A G20 protester charged with a string of vandalism incidents during the 2010 summit in Toronto will have to wait a few more days to hear her fate.
Kelly Pflug-Black of Guelph will be sentenced on July 19 in the Superior Court of Ontario on 11 charges.
Ontario Superior Court Justice John McMahon heard submissions in a Toronto courtroom from the Crown and the defence.
Crown lawyer Liz Nadeau is calling for as much as a two-year prison sentence. Nadeau cited a number of offences that Pflug-Black committed, including damage to three police cars, smashing a number of store windows and damage to merchandise.
“There can be no mistake that smashing a window is violence. And this is violence that the city has never seen,” Nadeau told the court.
Nadeau also read victim-impact statements, including one from a 19-year-old clerk who cowered in the basement as her Yonge Street store was attacked, and one in which a police officer, assaulted in his cruiser, said he feared for his life and was ready to shoot to kill.
In another, a store manager described how dozens of shoppers and staff were terrified when his shop was attacked with the loud bang of windows shattering.
"They were just in shock really," his statement said. "Some were crying. Some were too frightened to leave."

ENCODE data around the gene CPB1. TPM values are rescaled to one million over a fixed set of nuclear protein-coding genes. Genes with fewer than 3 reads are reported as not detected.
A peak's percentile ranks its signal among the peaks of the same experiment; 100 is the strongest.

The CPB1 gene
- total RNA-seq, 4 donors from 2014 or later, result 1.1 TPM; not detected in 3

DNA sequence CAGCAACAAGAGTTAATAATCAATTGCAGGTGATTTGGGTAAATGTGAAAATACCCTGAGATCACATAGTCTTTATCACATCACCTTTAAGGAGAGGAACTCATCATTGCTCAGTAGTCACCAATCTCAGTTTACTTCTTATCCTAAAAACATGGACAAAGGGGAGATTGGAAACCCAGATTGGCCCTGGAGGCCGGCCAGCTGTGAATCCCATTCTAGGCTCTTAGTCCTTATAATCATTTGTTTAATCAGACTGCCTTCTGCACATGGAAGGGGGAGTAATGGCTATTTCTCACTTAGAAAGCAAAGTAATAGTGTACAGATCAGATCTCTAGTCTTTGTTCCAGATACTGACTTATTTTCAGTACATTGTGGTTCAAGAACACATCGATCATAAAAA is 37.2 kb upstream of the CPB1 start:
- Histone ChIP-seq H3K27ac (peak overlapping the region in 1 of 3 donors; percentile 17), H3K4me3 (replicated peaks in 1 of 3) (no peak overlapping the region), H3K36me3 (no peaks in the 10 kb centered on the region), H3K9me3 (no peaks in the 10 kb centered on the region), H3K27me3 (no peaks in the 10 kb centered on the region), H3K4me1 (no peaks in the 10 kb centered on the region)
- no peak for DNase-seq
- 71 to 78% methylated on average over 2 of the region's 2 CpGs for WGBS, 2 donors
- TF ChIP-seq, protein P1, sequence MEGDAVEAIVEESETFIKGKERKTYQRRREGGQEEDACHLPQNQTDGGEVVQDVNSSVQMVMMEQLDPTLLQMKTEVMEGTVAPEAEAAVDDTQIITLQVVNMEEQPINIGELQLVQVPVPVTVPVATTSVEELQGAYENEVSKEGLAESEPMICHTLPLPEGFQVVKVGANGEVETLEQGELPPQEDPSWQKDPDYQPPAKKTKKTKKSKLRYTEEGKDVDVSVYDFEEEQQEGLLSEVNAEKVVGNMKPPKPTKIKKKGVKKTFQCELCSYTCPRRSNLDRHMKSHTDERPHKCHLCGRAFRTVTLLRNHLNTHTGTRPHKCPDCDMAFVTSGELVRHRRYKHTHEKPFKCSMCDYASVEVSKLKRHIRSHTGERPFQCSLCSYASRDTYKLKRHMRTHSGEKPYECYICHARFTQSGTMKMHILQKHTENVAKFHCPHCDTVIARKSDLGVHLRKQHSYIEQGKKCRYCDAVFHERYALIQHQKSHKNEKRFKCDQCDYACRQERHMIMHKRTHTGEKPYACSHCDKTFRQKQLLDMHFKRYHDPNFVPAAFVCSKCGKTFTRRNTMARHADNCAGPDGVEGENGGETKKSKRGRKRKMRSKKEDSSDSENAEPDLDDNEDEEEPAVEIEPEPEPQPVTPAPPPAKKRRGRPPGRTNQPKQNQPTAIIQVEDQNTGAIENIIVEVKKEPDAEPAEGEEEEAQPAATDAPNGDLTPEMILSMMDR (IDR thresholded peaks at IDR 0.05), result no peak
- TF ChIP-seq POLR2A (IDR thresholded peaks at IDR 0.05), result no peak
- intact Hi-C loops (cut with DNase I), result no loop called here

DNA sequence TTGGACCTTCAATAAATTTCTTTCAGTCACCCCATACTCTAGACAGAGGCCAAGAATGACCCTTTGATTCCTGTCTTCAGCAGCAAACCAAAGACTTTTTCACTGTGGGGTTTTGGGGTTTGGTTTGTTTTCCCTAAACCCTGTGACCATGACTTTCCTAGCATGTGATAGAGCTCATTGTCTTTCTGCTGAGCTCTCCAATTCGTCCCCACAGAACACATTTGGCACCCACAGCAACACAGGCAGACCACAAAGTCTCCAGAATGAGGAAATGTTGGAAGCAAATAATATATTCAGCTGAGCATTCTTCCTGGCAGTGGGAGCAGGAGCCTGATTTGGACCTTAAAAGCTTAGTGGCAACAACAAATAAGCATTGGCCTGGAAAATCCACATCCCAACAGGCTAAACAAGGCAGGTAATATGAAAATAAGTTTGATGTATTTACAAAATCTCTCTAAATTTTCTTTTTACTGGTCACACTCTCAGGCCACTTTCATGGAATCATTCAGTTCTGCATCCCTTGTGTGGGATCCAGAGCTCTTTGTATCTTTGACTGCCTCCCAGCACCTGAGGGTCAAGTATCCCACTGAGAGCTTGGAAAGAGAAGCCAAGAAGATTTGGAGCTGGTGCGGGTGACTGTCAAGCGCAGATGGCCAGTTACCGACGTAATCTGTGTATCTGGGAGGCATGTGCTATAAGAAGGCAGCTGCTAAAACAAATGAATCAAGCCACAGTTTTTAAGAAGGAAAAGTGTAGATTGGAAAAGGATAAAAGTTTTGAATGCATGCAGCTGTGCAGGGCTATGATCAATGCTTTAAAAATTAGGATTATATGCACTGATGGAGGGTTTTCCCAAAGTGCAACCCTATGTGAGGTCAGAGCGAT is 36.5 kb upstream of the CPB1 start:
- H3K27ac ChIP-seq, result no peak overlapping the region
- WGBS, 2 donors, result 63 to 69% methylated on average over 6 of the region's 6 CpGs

Defence says Pflug-Back's views 'socially useful'
Defence lawyer Steve Gehl argued for a conditional sentence. He said Pflug-Black continued to volunteer and advocate for a number of environmental causes that benefit society.
A "young and impatient" Pflug-Back, who is in her 20s, wanted to draw attention to the damage mega-corporations are doing the planet and the evil they cause, he said.
"These views are socially useful — without them, this society will fail," Gehl said.
He also said Pflug-Back had no intention of entering any of the vandalized stores and was opposed to the ensuing looting.
"That's the last thing she wanted or expected," Gehl said.
But Justice John McMahon responded, "How come she then smashes the window of the next place?"
"The windows are symbolic," Gehl replied.
Before the sentence hearing adjourned, Justice McMahon asked the 23-year-old, who pleaded guilty to the charges, if she had anything to add.
She told the court she is studying at Wilfrid Laurier University and would like to volunteer abroad in Ghana in 2013. She said getting into third year was dependent on not receiving a prison sentence.